L'Âge d'Or was director Luis Buñuel's first feature, and was produced by the Vicomte Charles de Noailles, wealthy friend to the surrealist group. It was intended as a satire on the European bourgeoisie, and while de Noailles could have easily included himself among their number, he secretly detested them. In a sense, L'Âge d'Or is as much de Noailles' statement as it is Buñuel's. The satire is so pointed that it borders on outright comedy, and in 1933 de Noailles and Buñuel did re-edit the film down into a two-reel comedy entitled In the Icy Wastes of Dialectical Materialism, which was distributed to left-wing theaters in Eastern Europe and Russia. Sadly, this short version has not survived. Anti-Semitic right-wingers staged a riot at the Paris premiere of L'Âge d'Or, thinking Buñuel was Jewish. While their own organization, the League of Patriots, condemned the riot, the action did open a dialogue among French conservatives that L'Âge d'Or was too anti-clerical, and the paper Le Figaro began to pressure the censorship board to withdraw the film's certificate. It did so on December 1, 1930.
Only three prints of the film were struck initially, and two of these were seized by authorities and destroyed. The Vicomte de Noailles hid the negatives of L'Âge d'Or in a Paris bookshop of which he was part-owner. In 1933, a few more prints were struck, and one of these was shown at the Museum of Modern Art in New York that same year. Buñuel claimed the notoriety of L'Âge d'Or made it difficult for him to work in the 1930s and '40s. It certainly cost Buñuel his job as a director of Spanish-language documentaries at the Museum of Modern Art in 1945, as Cardinal Spelman of New York branded Buñuel as an "antichrist" and put pressure on MOMA to fire him. Although Salvador Dali is credited as co-scenarist of L'Âge d'Or, he had practically nothing to do with the film's creation and wasn't present for the shooting. Nonetheless, after the cause célèbre surrounding the film got underway, Dali traveled to Rome in order to beg forgiveness from the pope himself. When de Noailles died during the Second World War, L'Âge d'Or was "orphaned" and could only be obtained through MOMA or the Cinemathèque Française.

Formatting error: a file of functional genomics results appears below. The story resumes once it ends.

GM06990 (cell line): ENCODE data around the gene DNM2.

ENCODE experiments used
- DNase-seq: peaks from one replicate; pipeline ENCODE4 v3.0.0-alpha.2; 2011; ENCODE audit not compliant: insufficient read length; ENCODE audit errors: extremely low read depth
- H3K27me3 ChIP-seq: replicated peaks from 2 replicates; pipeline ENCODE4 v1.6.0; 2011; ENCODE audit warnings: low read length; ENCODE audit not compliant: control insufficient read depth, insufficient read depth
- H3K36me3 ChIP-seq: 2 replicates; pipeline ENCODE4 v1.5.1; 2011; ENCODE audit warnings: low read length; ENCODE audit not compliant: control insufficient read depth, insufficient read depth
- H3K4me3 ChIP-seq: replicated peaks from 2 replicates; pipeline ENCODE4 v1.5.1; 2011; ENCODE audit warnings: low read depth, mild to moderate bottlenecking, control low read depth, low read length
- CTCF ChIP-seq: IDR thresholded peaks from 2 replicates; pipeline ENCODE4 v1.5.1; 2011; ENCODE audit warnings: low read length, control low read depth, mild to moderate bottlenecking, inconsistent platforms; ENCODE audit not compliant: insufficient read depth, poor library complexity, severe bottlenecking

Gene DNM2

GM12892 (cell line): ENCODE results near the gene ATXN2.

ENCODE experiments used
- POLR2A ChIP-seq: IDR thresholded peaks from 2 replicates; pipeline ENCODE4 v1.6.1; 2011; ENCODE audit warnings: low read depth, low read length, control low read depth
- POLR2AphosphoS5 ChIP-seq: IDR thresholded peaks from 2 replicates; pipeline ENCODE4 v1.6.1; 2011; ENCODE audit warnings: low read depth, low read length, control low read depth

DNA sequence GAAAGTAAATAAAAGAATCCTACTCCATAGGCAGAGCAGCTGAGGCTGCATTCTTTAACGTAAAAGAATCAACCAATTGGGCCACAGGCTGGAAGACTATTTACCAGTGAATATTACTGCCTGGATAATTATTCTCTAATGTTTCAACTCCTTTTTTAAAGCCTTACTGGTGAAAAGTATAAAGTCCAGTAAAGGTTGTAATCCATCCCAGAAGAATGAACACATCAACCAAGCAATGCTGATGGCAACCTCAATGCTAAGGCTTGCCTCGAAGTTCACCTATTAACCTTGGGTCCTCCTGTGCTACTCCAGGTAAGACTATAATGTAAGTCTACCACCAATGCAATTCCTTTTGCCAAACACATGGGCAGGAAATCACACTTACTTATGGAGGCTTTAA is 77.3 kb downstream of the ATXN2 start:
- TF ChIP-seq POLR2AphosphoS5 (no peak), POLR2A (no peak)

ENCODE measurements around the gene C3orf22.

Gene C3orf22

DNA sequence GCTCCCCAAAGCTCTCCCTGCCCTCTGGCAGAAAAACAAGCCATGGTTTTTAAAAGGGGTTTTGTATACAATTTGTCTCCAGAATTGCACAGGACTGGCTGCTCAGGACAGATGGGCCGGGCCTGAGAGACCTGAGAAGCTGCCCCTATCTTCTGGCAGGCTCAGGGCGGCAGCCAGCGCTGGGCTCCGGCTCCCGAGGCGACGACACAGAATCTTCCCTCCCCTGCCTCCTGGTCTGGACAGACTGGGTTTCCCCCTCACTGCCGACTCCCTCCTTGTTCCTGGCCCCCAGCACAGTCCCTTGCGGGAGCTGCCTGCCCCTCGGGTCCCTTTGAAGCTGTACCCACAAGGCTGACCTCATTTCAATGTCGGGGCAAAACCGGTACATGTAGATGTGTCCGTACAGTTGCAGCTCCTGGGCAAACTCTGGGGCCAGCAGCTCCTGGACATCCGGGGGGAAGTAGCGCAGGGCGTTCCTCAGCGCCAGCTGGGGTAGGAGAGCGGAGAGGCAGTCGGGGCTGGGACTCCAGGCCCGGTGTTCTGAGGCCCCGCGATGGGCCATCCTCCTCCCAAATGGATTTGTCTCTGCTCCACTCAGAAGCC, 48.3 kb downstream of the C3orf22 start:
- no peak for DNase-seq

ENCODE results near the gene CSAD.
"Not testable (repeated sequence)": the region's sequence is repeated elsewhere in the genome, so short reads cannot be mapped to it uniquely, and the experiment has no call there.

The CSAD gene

In the years after 1933, both institutions would show their prints once in awhile, and it was seen at the New York Film Festival in the 1960s. Ultimately, it wasn't censorship that kept L'Âge d'Or out of circulation so much as a lack of prints and proper distribution, which was not obtained until 1979. By that time, the Paris ban was long null and void. Now that it has been generally available for awhile, it is easy to see that L'Âge d'Or is technically the most accomplished of the early surrealist films. It has nothing of the brutish intensity of Un Chien Andalou, nor the strange, otherworldliness of Le Sang d'un Poète. But it is by far the most successful of the de Noailles films in terms of progressing from scene to scene in an illogical/logical surrealist dream state, and the impact of the satire can be felt in comedies made 40 to 50 years down the line, particularly in the work of Monty Python's Flying Circus. While the beginning and end sequences of L'Âge d'Or may feel slow, the main part of the film has lost little of its power, and is still highly amusing and mildly shocking, even today.